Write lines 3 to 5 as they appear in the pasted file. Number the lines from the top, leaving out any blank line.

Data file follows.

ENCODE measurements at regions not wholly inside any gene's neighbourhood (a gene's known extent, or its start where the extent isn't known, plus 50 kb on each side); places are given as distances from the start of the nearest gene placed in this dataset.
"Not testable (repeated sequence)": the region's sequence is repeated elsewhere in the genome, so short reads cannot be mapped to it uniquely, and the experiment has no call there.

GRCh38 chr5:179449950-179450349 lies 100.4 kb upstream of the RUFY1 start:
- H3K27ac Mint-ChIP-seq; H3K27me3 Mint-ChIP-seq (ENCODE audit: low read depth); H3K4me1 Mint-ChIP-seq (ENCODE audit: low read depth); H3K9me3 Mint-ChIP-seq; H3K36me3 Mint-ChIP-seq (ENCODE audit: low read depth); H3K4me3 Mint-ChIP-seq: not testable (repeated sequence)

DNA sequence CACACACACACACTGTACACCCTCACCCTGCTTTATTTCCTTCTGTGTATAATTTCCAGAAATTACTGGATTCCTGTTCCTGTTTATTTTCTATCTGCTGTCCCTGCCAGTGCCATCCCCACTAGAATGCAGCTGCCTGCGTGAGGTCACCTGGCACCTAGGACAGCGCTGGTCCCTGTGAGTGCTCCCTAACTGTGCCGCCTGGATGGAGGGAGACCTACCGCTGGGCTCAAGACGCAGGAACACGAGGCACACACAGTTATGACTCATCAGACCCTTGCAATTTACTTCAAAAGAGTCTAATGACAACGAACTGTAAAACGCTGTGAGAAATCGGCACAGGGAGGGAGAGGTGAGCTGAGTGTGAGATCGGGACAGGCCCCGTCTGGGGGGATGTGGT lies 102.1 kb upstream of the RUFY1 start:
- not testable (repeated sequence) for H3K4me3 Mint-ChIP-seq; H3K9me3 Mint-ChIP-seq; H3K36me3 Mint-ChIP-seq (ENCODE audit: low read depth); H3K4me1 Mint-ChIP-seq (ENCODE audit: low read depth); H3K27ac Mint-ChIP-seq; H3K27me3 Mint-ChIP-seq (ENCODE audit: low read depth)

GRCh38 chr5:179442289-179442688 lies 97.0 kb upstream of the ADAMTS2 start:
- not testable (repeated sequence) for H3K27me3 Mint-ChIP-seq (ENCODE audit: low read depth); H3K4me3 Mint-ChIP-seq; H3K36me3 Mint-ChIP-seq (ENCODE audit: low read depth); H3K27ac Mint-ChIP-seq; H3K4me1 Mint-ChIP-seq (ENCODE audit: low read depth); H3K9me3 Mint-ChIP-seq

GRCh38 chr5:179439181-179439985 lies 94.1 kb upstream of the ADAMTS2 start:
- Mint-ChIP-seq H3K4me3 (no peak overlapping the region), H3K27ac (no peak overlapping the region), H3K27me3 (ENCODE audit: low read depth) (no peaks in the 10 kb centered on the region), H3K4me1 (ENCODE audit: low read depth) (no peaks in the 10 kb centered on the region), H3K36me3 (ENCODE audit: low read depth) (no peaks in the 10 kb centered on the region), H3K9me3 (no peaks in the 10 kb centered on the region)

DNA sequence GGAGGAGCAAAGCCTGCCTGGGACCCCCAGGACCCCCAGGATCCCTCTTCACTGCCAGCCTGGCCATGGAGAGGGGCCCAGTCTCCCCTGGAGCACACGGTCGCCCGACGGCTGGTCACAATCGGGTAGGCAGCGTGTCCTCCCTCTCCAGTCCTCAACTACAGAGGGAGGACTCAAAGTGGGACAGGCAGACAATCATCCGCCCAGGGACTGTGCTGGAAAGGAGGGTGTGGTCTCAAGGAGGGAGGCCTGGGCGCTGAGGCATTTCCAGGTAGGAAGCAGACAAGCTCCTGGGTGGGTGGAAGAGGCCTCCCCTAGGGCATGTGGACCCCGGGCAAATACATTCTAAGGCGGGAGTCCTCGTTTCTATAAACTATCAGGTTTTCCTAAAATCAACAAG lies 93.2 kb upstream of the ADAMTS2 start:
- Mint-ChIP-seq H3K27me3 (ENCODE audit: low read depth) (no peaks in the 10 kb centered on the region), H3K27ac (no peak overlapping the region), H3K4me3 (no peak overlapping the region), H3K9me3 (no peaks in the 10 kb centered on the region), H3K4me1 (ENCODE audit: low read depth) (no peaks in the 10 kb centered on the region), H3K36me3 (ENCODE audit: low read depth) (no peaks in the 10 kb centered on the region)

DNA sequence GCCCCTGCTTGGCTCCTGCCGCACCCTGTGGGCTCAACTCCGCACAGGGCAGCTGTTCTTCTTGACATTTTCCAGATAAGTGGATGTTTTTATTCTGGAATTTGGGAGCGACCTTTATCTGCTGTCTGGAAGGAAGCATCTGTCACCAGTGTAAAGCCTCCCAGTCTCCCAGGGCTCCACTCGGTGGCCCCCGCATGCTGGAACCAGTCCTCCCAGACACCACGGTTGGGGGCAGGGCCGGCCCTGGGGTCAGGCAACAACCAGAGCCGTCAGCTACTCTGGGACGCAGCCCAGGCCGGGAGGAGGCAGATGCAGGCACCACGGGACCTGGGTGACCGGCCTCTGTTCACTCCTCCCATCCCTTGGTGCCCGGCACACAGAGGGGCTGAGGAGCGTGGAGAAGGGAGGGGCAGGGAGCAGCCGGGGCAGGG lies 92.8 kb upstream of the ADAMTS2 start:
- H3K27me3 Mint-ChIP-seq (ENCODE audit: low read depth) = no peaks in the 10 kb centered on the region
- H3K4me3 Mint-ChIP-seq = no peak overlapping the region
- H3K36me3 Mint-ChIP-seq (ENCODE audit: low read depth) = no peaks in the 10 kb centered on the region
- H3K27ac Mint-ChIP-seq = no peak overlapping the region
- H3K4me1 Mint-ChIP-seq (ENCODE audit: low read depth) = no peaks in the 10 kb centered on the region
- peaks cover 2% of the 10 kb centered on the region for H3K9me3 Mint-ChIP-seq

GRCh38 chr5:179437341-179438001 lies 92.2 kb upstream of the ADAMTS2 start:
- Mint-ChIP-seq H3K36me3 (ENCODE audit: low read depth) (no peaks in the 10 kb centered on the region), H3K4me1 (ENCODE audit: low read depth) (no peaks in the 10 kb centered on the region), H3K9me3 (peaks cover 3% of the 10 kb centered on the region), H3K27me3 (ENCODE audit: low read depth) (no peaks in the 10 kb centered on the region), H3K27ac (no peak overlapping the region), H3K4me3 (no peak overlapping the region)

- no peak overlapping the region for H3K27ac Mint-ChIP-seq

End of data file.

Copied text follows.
GRCh38 chr5:179449950-179450349 lies 100.4 kb upstream of the RUFY1 start:
- H3K27ac Mint-ChIP-seq; H3K27me3 Mint-ChIP-seq (ENCODE audit: low read depth); H3K4me1 Mint-ChIP-seq (ENCODE audit: low read depth); H3K9me3 Mint-ChIP-seq; H3K36me3 Mint-ChIP-seq (ENCODE audit: low read depth); H3K4me3 Mint-ChIP-seq: not testable (repeated sequence)

DNA sequence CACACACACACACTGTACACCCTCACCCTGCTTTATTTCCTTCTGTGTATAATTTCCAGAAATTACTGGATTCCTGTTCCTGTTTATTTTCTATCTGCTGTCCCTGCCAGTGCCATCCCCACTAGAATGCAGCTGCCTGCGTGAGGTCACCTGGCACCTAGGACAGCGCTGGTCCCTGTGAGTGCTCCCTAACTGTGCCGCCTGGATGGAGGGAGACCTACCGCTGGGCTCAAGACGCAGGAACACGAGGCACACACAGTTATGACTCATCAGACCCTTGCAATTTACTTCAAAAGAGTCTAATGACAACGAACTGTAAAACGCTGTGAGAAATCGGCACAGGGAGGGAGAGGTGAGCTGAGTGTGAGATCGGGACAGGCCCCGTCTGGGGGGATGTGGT lies 102.1 kb upstream of the RUFY1 start: